How does a judge divide a couple’s parenting rights in Georgia?

On Behalf of | Feb 21, 2022 | Child Custody & Visitation |

When parents don’t agree about the way to split their responsibilities to and time with their children in a divorce, a Georgia family law judge may have to make certain decisions for the family. For example, they may decide on a specific division of parenting time or how the parents will split other responsibilities, like their financial obligations for the children’s daycare and educational expenses.

Even couples attempting to settle matters outside of court often reference the way the courts handle these cases, which makes understanding the approach used in court important to anyone considering a divorce.

What happens during custody litigation in Georgia?

A judge splits both physical and legal custody

The way a couple will share parenting time isn’t the only matter a judge must consider when handling a contested custody case in Georgia. They have to look at all of a child’s needs and determine how the parents can meet them.

Parenting time or physical custody is often a source of conflict. Parents frequently disagree about legal custody as well. Legal custody, on the other hand, is the authority to make decisions for a child. While shared legal and physical custody is common, sometimes one parent has sole physical custody while the other receives visitation or the parents share physical custody but one ultimately has decision-making authority for the children.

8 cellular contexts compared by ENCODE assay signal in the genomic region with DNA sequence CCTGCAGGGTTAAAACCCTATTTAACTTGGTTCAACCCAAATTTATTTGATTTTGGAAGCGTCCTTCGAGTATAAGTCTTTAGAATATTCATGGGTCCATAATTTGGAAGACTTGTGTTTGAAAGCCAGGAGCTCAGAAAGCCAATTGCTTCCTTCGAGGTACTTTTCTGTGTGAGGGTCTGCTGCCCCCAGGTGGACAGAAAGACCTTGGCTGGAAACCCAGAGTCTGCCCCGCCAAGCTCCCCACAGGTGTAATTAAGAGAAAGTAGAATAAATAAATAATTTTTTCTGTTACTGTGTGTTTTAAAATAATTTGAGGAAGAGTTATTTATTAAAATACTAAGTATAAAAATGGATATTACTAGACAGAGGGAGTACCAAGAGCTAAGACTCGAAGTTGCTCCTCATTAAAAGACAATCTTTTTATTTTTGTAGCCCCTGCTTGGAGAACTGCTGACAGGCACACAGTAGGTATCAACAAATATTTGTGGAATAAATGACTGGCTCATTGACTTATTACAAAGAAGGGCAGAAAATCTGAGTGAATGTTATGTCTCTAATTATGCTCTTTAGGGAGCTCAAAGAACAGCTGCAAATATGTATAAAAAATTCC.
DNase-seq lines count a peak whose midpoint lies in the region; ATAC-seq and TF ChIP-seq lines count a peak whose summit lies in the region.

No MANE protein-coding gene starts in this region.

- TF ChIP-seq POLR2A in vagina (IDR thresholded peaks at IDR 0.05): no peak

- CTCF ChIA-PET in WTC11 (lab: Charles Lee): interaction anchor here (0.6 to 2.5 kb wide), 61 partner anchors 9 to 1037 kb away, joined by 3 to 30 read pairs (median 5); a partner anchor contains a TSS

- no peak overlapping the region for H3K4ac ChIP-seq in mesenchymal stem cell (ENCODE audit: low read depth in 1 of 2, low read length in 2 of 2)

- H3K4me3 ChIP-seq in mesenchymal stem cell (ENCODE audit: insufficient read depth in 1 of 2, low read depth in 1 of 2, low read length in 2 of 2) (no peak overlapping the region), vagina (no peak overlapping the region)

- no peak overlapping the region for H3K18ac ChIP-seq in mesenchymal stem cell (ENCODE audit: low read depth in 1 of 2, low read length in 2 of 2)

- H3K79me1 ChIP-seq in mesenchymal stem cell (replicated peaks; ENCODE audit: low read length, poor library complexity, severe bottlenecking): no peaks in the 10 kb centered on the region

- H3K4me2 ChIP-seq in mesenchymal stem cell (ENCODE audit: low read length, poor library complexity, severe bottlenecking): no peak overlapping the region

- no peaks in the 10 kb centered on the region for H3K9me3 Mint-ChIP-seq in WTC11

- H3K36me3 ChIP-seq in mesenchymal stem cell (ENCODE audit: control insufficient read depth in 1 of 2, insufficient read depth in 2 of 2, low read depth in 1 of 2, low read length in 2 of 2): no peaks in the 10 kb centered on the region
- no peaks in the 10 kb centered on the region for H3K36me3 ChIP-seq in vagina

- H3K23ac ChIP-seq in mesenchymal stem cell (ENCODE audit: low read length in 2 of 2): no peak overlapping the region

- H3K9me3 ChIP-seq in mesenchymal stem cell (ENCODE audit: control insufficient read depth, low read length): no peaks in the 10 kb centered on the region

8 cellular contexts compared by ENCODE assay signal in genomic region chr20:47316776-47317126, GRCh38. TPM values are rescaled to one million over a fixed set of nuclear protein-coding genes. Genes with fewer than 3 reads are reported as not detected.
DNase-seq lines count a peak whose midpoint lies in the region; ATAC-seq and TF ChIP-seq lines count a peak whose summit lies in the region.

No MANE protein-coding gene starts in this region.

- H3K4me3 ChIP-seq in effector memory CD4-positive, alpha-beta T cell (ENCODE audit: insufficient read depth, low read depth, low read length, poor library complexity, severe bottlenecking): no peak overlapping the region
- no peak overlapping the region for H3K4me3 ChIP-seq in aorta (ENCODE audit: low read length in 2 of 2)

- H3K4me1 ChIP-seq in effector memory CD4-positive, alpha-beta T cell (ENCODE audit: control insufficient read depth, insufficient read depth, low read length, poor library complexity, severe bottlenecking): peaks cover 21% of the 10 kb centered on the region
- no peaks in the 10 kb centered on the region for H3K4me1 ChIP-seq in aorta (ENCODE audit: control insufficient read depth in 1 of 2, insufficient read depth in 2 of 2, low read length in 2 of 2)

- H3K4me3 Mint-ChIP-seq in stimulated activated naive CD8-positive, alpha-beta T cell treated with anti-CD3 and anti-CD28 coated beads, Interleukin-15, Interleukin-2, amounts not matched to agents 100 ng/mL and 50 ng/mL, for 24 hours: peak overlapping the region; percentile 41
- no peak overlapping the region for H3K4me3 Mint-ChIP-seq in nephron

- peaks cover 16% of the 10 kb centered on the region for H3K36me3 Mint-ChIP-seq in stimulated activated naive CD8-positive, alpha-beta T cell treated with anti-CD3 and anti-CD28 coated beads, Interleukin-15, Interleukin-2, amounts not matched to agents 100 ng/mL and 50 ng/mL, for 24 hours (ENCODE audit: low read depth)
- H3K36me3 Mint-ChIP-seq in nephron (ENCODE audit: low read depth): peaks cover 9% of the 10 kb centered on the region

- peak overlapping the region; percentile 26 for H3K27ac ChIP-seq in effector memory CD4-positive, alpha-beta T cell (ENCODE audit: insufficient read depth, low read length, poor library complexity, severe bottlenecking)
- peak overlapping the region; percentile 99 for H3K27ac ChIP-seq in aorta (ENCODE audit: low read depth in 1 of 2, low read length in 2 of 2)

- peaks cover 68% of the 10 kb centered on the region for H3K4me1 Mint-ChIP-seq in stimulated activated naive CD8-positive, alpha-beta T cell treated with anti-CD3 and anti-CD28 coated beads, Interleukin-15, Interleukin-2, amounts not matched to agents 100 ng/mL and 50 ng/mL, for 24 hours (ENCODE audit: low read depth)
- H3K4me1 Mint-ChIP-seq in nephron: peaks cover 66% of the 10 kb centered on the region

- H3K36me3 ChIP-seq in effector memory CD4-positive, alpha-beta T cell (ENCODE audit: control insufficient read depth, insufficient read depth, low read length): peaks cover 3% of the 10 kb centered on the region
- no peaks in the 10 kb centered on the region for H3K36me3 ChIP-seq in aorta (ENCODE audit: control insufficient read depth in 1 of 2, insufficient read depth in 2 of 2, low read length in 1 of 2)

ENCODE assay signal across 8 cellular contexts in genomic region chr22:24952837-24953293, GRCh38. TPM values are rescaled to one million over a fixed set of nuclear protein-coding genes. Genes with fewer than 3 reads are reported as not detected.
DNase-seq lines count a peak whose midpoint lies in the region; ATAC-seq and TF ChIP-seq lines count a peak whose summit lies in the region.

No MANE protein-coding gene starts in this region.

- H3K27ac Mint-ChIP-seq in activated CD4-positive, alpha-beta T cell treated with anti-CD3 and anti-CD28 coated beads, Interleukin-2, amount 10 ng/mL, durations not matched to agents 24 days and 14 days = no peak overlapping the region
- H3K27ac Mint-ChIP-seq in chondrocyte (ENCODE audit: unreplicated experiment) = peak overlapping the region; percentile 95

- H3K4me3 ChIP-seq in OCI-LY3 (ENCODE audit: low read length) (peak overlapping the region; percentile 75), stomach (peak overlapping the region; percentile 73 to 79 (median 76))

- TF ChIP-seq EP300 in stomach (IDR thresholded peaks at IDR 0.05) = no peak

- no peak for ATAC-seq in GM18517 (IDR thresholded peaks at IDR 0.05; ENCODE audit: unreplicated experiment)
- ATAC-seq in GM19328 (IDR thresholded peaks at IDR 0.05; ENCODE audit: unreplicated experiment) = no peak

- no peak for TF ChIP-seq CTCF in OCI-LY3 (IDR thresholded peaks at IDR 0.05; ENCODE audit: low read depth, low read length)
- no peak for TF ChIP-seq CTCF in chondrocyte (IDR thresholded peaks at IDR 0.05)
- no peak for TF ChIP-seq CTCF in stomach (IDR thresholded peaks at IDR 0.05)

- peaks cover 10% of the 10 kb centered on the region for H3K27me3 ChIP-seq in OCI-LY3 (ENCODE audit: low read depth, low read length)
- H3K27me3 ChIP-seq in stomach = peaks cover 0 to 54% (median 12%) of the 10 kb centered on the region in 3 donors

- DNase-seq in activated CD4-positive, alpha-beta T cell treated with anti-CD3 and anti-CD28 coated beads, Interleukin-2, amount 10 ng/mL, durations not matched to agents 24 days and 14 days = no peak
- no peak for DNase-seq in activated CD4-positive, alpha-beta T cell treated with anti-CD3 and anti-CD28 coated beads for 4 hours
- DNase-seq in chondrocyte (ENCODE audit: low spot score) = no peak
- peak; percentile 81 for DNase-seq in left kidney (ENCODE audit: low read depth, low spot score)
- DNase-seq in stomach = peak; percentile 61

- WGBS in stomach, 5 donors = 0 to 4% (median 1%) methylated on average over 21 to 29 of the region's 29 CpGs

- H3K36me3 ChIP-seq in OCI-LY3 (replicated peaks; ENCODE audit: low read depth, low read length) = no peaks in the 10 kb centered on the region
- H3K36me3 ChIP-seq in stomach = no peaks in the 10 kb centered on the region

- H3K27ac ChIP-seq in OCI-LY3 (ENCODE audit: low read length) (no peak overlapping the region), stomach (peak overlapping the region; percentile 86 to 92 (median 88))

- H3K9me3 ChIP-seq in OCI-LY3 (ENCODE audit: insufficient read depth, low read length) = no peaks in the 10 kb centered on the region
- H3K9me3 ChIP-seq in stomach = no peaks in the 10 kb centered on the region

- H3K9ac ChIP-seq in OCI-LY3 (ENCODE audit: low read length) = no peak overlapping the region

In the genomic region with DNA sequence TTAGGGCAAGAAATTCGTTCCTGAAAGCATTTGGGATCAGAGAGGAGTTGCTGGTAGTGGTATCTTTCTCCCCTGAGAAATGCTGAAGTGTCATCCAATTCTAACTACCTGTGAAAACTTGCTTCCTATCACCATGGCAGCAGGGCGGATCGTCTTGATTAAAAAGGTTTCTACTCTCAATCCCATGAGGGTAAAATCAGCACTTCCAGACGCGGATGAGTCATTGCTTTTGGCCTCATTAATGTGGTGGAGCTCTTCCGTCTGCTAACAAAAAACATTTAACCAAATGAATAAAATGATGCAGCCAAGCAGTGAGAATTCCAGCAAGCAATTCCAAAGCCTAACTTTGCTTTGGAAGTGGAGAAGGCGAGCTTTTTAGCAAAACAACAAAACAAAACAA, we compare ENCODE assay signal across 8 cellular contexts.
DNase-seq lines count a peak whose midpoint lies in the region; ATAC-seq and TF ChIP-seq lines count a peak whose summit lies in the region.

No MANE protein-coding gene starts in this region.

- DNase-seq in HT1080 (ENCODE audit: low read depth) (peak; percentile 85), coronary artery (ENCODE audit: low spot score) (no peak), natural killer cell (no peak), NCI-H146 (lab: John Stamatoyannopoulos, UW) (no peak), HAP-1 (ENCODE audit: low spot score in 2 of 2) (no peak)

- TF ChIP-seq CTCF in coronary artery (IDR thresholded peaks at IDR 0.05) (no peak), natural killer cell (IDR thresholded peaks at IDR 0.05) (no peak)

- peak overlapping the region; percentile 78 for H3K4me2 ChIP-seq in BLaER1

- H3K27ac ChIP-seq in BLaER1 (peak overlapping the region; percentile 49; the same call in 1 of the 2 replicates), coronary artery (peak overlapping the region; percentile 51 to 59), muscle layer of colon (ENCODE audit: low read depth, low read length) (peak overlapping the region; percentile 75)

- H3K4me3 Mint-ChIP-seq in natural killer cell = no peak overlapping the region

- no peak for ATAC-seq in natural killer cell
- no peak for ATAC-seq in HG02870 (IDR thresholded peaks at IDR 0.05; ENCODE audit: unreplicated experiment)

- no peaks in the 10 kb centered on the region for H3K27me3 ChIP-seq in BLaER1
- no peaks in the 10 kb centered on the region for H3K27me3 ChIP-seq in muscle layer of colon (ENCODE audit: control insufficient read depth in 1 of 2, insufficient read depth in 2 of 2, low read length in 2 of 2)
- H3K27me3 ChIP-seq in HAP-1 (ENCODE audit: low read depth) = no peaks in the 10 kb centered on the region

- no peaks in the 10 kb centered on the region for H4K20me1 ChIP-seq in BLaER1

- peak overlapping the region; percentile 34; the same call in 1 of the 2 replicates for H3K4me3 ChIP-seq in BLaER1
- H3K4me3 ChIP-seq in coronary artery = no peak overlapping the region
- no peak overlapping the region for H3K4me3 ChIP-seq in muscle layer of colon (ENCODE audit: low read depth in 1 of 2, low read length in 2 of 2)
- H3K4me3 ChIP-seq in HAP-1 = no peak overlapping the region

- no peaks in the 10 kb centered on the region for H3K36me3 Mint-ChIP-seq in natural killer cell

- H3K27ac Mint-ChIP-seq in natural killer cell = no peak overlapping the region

How does a judge make those decisions?

Georgia law explains how a judge reaches the decisions regarding the division of parenting time and parental responsibilities. Specifically, state law requires that a judge look at the family circumstances and then try to reach a solution that is in the best interests of the children.

Everything from the role each parent has played in the lives of the children so far to the unique needs of the children will influence exactly what a judge decides is best for them and the rest of the family. Most of the time, family law judges would prefer to see parents share custody. However, in rare cases involving neglect, abuse or health issues that might affect someone’s ability to parent, a judge may give one parent far more authority or parenting time than the other.

Learning more about what influences child custody matters in Georgia can help you prepare for court or negotiate arrangements with your ex.